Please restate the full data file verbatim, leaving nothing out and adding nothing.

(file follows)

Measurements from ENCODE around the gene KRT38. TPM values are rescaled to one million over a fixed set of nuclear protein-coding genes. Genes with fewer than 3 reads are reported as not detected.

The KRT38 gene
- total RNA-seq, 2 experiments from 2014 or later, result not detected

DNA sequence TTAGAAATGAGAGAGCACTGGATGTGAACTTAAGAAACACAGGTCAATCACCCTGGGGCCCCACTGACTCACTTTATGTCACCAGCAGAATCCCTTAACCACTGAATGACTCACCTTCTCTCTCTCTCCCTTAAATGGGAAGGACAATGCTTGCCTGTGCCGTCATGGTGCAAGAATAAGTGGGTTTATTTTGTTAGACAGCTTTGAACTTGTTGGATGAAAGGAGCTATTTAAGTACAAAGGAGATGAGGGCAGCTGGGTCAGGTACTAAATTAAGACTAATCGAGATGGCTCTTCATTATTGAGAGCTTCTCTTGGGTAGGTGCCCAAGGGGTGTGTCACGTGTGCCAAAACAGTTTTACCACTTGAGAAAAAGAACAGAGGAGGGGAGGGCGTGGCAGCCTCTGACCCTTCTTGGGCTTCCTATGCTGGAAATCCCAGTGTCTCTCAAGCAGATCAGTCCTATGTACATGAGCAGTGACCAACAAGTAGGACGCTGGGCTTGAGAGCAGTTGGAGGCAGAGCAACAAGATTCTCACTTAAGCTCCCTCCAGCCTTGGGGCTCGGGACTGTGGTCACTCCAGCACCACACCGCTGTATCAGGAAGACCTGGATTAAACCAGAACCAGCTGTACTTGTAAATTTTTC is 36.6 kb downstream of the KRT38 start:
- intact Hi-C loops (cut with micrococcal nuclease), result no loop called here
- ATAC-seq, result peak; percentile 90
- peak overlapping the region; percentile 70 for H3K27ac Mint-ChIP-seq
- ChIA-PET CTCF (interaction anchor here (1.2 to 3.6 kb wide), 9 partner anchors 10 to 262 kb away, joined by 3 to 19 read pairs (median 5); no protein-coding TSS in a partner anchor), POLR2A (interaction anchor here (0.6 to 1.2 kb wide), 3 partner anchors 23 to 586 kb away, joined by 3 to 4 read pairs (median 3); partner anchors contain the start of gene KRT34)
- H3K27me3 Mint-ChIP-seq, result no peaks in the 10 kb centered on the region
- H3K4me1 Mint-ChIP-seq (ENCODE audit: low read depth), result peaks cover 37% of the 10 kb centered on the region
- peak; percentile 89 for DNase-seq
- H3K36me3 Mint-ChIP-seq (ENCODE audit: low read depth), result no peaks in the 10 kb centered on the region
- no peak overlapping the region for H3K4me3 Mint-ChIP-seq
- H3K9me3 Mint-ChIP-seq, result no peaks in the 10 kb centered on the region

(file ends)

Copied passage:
Measurements from ENCODE around the gene KRT38. TPM values are rescaled to one million over a fixed set of nuclear protein-coding genes. Genes with fewer than 3 reads are reported as not detected.

The KRT38 gene
- total RNA-seq, 2 experiments from 2014 or later, result not detected

DNA sequence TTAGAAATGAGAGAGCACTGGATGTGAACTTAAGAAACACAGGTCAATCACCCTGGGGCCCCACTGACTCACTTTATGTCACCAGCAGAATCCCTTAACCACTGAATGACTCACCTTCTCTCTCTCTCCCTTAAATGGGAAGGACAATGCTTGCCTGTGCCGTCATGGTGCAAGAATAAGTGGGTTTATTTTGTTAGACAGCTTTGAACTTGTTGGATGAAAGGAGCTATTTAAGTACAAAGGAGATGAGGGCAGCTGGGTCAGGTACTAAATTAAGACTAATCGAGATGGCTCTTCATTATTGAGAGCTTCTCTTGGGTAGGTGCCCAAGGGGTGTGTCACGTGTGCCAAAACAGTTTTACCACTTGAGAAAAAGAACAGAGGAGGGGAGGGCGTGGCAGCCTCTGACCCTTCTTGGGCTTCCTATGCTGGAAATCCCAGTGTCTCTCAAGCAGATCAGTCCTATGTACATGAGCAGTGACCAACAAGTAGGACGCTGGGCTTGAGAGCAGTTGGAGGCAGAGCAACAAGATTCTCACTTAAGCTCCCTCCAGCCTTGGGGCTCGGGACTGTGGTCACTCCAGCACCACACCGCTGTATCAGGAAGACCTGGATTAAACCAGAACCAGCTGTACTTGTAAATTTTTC is 36.6 kb downstream of the KRT38 start:
- intact Hi-C loops (cut with micrococcal nuclease), result no loop called here
- ATAC-seq, result peak; percentile 90
- peak overlapping the region; percentile 70 for H3K27ac Mint-ChIP-seq
- ChIA-PET CTCF (interaction anchor here (1.2 to 3.6 kb wide), 9 partner anchors 10 to 262 kb away, joined by 3 to 19 read pairs (median 5); no protein-coding TSS in a partner anchor), POLR2A (interaction anchor here (0.6 to 1.2 kb wide), 3 partner anchors 23 to 586 kb away, joined by 3 to 4 read pairs (median 3); partner anchors contain the start of gene KRT34)
- H3K27me3 Mint-ChIP-seq, result no peaks in the 10 kb centered on the region
- H3K4me1 Mint-ChIP-seq (ENCODE audit: low read depth), result peaks cover 37% of the 10 kb centered on the region
- peak; percentile 89 for DNase-seq
- H3K36me3 Mint-ChIP-seq (ENCODE audit: low read depth), result no peaks in the 10 kb centered on the region
- no peak overlapping the region for H3K4me3 Mint-ChIP-seq
- H3K9me3 Mint-ChIP-seq, result no peaks in the 10 kb centered on the region